Warning over merger plan for Waterford IT and IT Carlow in south east
‘There are significant risks to proceeding. As far as I can see, these have not yet been properly considered, and no mitigation is proposed’
‘Any merger is a chancy and costly business.’ Photograph: Getty Images
On July 27th, the Department of Education published a report from Michael Kelly, a well-respected public servant, on the proposed merger between Waterford IT and IT Carlow, to form a Technological University of the South East, or TUSE. It is intended that the two ITs will restart work on a merger by the end of August, with the aim of completing it, and applying to form the TUSE within three years. The more likely outcome is severe damage to higher education in the southeast for a generation.
There is no sensible argument against setting up a major higher education institution in the southeast. The likely benefits – to students, businesses, the economy and the whole region – have been well-described in many places, including the Kelly report. Realistically, the only way to do this is by merging WIT with somewhere else, and the only two credible candidates are IT Carlow and Cork IT. A CIT/WIT merger would be an obvious choice, but is not on the agenda. Therefore, the choice is between things as they are, with two good institutes of technology, or moving to a new technological university, based on their merger.
Any merger is a chancy and costly business. Many, both in the private and public sectors, fail. Failed mergers destroy value, because they consume management and staff time, which could have done something more useful; and because the new body can be seriously, or even fatally, weakened by the merger process. It is perfectly possible to merge two good profitable companies and end up with one bad, loss-making, company.
Public sector bodies don’t usually make a profit, but the delivery of their services can be damaged. The evidence is that, to succeed, a merger needs a clear, agreed, goal, and that both partners need to trust and respect each other. They also need to know each other very well (ie to have done a proper due diligence).
Kelly describes the attitudes of WIT and ITC to each other, and to the proposed merger: “there is little evidence of previous formal collaboration”, “many instances of negative commentary, formal and informal, have been unhelpful and hurtful”, “need to build mutual trust and respect as the foundation of equality of esteem”, “doubts about the real level of commitment to TUSE”. These should raise alarm.
WIT and ITC have also recently produced two separate visions for a technological university in the southeast, a further red flag. Kelly shows that there are many common elements in these visions, and I think he is right, but this is not a good place to start from.
The risks of proceeding are not well-covered in the report. There is a brief mention of the need for further resources, and more detail on the importance of achieving a common vision. It is proposed to finish in three years or less, which I believe to be unrealistic. The Dublin technological university process, which Kelly leads, and which has full support from all the ITs involved, has taken longer than this already.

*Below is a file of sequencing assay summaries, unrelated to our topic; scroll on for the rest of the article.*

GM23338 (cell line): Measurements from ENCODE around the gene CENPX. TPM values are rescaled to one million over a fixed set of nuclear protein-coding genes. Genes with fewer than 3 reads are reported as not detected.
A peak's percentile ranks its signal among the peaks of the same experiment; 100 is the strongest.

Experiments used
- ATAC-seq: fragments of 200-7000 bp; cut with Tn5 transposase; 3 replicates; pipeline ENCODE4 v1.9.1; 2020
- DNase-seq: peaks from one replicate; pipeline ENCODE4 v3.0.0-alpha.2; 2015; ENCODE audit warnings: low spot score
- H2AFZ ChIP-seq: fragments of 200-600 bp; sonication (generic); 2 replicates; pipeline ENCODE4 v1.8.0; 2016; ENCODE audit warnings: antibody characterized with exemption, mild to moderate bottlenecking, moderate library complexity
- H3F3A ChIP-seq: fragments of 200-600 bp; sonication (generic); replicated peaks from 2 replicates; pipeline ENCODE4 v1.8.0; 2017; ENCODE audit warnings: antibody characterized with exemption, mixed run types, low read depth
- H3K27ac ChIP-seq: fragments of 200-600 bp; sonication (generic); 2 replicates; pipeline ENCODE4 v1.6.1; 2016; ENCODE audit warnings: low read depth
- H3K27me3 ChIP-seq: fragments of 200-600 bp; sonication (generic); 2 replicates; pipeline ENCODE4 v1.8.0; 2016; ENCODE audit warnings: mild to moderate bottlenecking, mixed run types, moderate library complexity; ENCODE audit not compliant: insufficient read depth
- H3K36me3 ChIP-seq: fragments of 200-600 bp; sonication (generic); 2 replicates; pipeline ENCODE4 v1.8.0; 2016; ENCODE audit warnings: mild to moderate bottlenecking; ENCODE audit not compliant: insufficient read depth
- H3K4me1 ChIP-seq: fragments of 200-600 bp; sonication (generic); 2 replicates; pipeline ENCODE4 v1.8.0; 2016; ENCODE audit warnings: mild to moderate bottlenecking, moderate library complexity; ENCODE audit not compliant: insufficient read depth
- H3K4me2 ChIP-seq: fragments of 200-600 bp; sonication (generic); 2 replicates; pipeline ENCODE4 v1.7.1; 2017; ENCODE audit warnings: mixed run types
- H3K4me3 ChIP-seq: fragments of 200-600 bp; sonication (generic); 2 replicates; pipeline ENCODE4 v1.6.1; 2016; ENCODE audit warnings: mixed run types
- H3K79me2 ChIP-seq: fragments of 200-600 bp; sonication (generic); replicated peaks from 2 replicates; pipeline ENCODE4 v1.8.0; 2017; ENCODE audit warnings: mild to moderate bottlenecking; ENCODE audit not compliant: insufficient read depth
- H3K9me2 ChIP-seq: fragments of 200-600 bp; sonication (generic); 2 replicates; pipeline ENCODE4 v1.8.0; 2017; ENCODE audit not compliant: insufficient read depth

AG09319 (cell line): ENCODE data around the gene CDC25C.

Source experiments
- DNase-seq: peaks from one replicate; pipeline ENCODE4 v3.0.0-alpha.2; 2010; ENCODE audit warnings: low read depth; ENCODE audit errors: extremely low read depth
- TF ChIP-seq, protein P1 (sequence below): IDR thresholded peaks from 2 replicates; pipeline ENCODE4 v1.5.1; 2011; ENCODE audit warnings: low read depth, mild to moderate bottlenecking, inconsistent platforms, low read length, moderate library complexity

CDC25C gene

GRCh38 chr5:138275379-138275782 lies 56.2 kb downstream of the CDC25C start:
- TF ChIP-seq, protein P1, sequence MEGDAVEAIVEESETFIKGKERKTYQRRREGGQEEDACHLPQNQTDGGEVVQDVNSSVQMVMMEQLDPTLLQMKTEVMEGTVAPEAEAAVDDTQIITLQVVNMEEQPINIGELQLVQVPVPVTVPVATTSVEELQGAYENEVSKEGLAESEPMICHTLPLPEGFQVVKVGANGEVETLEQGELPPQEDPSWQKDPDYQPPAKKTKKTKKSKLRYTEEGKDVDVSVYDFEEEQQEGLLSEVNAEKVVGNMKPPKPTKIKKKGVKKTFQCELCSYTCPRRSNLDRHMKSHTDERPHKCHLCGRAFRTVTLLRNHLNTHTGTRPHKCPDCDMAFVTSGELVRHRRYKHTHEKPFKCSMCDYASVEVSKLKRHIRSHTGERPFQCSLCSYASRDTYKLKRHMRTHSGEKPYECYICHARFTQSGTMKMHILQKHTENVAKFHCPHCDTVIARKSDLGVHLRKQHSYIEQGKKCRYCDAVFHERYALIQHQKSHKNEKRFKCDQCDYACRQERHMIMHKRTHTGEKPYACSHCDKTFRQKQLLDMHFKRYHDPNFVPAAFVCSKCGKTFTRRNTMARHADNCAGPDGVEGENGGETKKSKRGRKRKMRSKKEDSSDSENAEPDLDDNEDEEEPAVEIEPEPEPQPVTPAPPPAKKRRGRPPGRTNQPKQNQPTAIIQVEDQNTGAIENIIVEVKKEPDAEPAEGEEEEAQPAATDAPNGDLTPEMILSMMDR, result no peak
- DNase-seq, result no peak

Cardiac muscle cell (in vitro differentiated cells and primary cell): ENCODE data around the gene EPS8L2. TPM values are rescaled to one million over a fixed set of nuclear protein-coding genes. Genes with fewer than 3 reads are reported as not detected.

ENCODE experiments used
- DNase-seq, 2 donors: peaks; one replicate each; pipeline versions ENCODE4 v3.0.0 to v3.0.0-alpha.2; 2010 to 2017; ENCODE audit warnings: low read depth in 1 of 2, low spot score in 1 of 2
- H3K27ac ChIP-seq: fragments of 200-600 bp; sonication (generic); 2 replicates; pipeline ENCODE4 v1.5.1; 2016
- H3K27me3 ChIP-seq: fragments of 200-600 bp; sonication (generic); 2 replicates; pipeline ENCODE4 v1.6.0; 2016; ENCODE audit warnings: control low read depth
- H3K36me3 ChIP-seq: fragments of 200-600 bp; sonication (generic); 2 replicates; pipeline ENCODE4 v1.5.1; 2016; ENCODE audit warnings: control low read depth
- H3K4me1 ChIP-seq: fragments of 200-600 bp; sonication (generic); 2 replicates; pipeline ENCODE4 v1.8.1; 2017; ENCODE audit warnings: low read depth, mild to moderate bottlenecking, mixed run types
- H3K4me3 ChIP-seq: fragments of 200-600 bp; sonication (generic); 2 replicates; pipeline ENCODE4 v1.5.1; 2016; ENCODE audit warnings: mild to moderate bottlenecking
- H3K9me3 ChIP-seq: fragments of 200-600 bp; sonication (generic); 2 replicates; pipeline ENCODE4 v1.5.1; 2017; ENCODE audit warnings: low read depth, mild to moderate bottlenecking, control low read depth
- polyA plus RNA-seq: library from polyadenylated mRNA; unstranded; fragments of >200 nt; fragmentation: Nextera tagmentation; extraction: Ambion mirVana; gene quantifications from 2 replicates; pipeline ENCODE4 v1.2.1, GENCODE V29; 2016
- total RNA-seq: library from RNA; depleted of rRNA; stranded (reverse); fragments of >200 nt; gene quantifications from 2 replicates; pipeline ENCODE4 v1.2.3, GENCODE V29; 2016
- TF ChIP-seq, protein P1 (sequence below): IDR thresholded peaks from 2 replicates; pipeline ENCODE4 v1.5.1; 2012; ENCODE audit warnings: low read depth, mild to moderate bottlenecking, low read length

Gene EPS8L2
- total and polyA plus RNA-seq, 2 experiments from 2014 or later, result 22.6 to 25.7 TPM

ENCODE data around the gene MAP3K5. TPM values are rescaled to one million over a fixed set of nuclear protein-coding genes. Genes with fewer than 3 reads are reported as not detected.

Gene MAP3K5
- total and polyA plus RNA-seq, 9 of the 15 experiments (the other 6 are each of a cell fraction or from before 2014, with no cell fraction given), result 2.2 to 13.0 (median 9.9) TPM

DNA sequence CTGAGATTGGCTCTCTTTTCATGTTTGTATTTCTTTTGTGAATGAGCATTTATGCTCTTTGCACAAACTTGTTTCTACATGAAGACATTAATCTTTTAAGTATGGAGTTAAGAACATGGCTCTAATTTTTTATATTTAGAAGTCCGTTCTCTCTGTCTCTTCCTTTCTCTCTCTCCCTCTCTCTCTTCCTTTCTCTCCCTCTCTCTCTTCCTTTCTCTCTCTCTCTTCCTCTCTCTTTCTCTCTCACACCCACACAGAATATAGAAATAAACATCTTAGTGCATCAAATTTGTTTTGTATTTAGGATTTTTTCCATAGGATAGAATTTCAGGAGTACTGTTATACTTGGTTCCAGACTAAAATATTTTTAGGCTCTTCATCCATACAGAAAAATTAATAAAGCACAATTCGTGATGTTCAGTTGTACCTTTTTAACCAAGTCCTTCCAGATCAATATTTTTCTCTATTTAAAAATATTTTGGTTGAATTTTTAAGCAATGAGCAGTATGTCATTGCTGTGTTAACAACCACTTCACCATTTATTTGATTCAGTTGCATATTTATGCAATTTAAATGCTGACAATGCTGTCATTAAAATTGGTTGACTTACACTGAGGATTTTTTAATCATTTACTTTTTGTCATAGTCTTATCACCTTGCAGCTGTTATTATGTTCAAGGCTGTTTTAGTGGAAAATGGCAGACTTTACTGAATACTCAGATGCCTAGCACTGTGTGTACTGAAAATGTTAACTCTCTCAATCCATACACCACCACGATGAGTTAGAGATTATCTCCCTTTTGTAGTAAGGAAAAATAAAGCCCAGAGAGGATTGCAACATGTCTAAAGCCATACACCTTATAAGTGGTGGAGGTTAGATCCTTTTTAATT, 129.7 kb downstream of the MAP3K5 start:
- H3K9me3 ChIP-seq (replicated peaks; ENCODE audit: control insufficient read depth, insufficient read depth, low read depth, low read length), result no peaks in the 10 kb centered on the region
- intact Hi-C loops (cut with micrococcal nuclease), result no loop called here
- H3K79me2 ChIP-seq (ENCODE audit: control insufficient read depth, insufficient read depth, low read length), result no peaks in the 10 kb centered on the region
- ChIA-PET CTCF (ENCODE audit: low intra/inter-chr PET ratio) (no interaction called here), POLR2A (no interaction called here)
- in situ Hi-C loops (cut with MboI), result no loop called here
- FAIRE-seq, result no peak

I see further major risks in proceeding. First, neither IT is ready. They dislike each other, and do not trust each other. Much work is needed to bring the two organisations on board, and it may not be possible to do so. It is regrettable this has happened, but it would be worse to pretend it has not, or that it does not matter.
Basic to any merger is proper due diligence – that is, a thorough knowledge of the strengths and weaknesses of your partner. The two ITs have been unable, so far, to co-operate on due diligence, and cannot yet produce the common basic data to prepare a technological university application. As Kelly observes, no IT will agree to a merger without some assurance that they will be able to form a TU.
The price of moving ahead will be high. The direct costs of the merger will be, I think, a minimum of €4 million. There is also a big opportunity cost. Neither IT will have management time to develop themselves during the merger. They may not have the time, energy and resources to manage themselves properly.
There is a real risk of the merger dragging on for several years, with acrimony, suspicion and misery, and ultimately failing. This would do serious damage to the reputation of both ITs and the wider sector.
More importantly, it might lead to a real decline in the quality of teaching, business engagement, and research in the southeast, a decline which could take many years to reverse.
Unless the work is done now to repair the hurt, to restore a sense of trust, and to establish real mutual esteem, any attempted merger will be a shotgun wedding, with results better imagined than experienced.
Prof Anthony Staines is chair of health systems at the school of nursing and human sciences, DCU. He is also a member of the Higher Education Authority, but writes here in a personal capacity and his views do not represent those of the HEA